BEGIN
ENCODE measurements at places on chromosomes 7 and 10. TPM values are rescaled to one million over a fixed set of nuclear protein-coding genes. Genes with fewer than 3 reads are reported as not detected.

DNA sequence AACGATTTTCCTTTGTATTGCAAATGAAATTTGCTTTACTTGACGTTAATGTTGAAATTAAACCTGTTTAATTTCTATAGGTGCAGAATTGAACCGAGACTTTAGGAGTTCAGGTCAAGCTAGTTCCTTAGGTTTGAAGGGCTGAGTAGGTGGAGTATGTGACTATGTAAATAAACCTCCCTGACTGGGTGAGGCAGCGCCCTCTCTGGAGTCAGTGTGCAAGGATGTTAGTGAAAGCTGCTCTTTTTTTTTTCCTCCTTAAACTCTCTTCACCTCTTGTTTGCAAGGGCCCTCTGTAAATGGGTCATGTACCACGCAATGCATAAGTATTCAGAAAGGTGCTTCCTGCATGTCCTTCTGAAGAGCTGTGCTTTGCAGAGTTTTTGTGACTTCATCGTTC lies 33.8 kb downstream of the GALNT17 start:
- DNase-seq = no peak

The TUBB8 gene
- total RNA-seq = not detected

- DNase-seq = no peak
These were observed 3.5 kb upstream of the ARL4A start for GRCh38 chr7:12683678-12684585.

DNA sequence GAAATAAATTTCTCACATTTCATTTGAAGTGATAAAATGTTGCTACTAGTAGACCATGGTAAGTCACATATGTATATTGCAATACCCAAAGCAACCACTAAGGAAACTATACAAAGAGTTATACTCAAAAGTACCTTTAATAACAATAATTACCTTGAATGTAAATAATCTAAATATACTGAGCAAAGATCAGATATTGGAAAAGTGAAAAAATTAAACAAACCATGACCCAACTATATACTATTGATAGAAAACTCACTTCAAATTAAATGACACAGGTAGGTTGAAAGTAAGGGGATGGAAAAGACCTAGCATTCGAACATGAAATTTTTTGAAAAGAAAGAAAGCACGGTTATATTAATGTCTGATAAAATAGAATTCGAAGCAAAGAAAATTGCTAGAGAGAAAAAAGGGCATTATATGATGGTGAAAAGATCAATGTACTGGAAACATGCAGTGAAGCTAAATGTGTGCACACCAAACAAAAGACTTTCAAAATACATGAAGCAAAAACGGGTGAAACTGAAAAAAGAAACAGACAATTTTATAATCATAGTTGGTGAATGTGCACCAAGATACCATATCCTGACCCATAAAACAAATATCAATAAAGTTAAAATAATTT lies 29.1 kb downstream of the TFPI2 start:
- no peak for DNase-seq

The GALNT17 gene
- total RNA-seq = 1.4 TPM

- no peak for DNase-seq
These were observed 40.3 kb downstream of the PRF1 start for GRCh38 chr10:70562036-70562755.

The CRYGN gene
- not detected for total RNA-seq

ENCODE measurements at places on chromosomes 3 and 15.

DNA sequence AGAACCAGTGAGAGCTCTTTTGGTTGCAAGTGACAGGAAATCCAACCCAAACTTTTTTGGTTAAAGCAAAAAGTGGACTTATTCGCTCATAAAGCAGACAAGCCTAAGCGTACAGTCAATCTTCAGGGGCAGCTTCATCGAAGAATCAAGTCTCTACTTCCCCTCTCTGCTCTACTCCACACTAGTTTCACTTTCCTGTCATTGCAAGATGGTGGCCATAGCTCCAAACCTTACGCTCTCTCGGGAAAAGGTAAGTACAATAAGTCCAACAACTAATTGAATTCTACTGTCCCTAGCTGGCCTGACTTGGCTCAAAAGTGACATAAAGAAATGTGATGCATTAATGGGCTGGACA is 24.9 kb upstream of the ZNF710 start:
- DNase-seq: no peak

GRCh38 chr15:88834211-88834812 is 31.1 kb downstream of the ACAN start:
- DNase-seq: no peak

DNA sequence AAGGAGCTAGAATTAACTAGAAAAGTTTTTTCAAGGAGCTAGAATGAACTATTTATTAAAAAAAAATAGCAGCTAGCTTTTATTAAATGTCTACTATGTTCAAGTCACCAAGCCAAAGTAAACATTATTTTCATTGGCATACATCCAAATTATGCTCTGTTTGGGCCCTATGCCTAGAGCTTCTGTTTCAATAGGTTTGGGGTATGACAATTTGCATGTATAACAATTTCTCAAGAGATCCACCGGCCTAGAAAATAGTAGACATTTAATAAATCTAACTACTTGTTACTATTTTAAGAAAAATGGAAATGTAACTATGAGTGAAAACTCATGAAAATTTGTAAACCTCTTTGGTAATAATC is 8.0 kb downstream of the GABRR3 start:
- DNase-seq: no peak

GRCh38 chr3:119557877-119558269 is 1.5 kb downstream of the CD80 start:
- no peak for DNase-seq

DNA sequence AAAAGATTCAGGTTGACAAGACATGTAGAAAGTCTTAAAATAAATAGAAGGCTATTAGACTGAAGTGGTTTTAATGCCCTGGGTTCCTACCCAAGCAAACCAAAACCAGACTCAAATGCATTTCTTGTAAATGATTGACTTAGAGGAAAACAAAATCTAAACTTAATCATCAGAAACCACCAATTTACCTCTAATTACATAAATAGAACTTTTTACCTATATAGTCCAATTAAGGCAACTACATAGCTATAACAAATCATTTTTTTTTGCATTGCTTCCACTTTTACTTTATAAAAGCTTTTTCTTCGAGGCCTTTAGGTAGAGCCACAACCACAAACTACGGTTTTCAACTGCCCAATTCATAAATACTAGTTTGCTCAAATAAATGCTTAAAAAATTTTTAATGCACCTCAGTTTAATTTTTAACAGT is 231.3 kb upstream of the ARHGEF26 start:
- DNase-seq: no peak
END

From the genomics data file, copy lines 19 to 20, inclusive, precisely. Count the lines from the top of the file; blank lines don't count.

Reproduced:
GRCh38 chr15:88834211-88834812 is 31.1 kb downstream of the ACAN start:
- DNase-seq: no peak